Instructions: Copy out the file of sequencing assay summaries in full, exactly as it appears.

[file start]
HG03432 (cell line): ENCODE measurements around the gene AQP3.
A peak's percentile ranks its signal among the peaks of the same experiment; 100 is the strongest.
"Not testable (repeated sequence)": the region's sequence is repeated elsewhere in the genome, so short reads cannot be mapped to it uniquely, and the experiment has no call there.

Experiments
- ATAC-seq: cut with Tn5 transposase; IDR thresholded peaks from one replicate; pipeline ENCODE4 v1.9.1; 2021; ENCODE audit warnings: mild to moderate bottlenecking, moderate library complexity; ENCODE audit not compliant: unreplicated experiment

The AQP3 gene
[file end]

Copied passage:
HG03432 (cell line): ENCODE measurements around the gene AQP3.
A peak's percentile ranks its signal among the peaks of the same experiment; 100 is the strongest.
"Not testable (repeated sequence)": the region's sequence is repeated elsewhere in the genome, so short reads cannot be mapped to it uniquely, and the experiment has no call there.

Experiments
- ATAC-seq: cut with Tn5 transposase; IDR thresholded peaks from one replicate; pipeline ENCODE4 v1.9.1; 2021; ENCODE audit warnings: mild to moderate bottlenecking, moderate library complexity; ENCODE audit not compliant: unreplicated experiment

The AQP3 gene